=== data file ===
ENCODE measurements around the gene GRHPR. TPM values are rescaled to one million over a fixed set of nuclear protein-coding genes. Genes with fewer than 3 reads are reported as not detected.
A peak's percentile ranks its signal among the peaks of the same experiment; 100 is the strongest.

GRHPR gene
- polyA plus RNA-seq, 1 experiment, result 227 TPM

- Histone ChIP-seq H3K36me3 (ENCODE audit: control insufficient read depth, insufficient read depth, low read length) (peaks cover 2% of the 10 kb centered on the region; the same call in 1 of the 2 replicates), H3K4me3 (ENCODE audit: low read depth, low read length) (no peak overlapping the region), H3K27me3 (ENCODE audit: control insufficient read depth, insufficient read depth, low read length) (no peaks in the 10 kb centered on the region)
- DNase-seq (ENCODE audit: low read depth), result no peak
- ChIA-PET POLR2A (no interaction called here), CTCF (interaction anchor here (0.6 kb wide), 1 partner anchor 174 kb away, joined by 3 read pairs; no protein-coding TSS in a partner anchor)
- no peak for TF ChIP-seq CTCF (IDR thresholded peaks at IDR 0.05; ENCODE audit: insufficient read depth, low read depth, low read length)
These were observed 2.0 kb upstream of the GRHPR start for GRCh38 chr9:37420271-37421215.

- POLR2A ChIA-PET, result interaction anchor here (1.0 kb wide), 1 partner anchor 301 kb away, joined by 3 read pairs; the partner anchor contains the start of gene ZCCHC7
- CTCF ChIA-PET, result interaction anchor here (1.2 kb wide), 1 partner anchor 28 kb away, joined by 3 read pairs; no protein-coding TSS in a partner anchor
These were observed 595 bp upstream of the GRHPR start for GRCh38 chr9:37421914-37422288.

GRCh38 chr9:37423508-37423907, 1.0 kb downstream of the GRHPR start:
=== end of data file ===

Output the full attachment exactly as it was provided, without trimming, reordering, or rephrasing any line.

ENCODE measurements around the gene GRHPR. TPM values are rescaled to one million over a fixed set of nuclear protein-coding genes. Genes with fewer than 3 reads are reported as not detected.
A peak's percentile ranks its signal among the peaks of the same experiment; 100 is the strongest.

GRHPR gene
- polyA plus RNA-seq, 1 experiment, result 227 TPM

- Histone ChIP-seq H3K36me3 (ENCODE audit: control insufficient read depth, insufficient read depth, low read length) (peaks cover 2% of the 10 kb centered on the region; the same call in 1 of the 2 replicates), H3K4me3 (ENCODE audit: low read depth, low read length) (no peak overlapping the region), H3K27me3 (ENCODE audit: control insufficient read depth, insufficient read depth, low read length) (no peaks in the 10 kb centered on the region)
- DNase-seq (ENCODE audit: low read depth), result no peak
- ChIA-PET POLR2A (no interaction called here), CTCF (interaction anchor here (0.6 kb wide), 1 partner anchor 174 kb away, joined by 3 read pairs; no protein-coding TSS in a partner anchor)
- no peak for TF ChIP-seq CTCF (IDR thresholded peaks at IDR 0.05; ENCODE audit: insufficient read depth, low read depth, low read length)
These were observed 2.0 kb upstream of the GRHPR start for GRCh38 chr9:37420271-37421215.

- POLR2A ChIA-PET, result interaction anchor here (1.0 kb wide), 1 partner anchor 301 kb away, joined by 3 read pairs; the partner anchor contains the start of gene ZCCHC7
- CTCF ChIA-PET, result interaction anchor here (1.2 kb wide), 1 partner anchor 28 kb away, joined by 3 read pairs; no protein-coding TSS in a partner anchor
These were observed 595 bp upstream of the GRHPR start for GRCh38 chr9:37421914-37422288.

GRCh38 chr9:37423508-37423907, 1.0 kb downstream of the GRHPR start: